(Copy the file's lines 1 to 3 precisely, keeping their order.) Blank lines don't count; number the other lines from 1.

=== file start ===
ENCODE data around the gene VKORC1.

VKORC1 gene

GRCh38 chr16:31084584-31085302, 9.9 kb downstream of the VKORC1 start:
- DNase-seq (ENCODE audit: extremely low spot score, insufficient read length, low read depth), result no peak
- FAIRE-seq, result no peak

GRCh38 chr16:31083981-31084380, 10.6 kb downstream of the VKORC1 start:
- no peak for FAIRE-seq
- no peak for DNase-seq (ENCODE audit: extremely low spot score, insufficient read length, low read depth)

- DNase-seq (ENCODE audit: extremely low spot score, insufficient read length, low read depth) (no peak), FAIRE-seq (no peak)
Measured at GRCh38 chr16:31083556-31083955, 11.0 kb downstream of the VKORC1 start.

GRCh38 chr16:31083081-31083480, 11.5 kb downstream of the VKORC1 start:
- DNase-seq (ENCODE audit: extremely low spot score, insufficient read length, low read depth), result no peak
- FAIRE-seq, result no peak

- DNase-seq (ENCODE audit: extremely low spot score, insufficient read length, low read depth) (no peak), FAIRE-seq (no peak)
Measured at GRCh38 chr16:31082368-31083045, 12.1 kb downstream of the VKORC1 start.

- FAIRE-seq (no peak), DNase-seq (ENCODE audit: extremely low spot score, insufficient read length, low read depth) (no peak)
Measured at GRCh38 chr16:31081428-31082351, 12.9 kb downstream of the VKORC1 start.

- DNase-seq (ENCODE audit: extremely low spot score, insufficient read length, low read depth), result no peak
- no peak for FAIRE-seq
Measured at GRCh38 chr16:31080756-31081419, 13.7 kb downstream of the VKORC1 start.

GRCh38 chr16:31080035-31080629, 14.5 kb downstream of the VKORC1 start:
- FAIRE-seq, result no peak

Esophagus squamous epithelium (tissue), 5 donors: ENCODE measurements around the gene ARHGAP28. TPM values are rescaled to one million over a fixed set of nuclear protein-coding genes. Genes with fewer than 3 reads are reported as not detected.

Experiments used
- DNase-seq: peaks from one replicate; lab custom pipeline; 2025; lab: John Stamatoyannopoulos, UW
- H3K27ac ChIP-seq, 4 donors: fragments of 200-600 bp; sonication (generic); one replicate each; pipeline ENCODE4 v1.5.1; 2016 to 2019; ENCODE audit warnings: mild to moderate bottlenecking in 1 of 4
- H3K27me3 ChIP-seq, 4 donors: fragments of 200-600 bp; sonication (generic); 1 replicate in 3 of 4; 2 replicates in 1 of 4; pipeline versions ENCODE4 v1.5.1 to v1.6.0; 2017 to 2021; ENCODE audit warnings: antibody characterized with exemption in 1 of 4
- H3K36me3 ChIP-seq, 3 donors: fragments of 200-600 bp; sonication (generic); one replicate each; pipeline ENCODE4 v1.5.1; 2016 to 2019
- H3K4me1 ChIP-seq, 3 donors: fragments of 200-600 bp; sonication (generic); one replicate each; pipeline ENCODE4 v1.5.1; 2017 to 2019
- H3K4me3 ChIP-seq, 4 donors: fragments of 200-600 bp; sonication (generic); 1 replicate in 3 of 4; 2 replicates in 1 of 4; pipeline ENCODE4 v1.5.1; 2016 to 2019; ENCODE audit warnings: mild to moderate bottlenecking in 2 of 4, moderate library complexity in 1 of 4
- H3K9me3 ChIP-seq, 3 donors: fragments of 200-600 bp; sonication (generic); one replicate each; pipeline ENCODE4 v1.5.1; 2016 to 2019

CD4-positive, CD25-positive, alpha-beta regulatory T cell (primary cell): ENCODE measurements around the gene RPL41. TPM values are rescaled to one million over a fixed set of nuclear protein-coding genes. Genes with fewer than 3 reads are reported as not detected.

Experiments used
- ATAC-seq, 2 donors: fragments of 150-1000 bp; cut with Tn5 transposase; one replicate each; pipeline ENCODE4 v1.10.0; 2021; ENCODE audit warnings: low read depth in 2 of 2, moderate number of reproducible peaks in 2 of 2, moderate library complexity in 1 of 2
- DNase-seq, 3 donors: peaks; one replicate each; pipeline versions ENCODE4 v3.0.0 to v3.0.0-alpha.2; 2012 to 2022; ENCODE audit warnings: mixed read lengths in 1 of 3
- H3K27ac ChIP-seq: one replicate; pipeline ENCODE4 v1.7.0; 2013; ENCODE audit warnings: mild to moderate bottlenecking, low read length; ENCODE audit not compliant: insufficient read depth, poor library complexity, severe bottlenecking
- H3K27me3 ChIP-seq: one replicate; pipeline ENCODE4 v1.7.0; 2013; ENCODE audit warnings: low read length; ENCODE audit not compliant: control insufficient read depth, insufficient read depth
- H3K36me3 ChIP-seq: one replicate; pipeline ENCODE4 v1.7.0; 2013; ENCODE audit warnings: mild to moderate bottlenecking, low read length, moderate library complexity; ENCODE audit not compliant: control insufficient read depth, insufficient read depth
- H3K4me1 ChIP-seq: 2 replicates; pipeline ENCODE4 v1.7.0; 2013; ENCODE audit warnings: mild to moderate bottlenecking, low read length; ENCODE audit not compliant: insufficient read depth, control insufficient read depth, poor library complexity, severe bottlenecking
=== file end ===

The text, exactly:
ENCODE data around the gene VKORC1.

VKORC1 gene

GRCh38 chr16:31084584-31085302, 9.9 kb downstream of the VKORC1 start: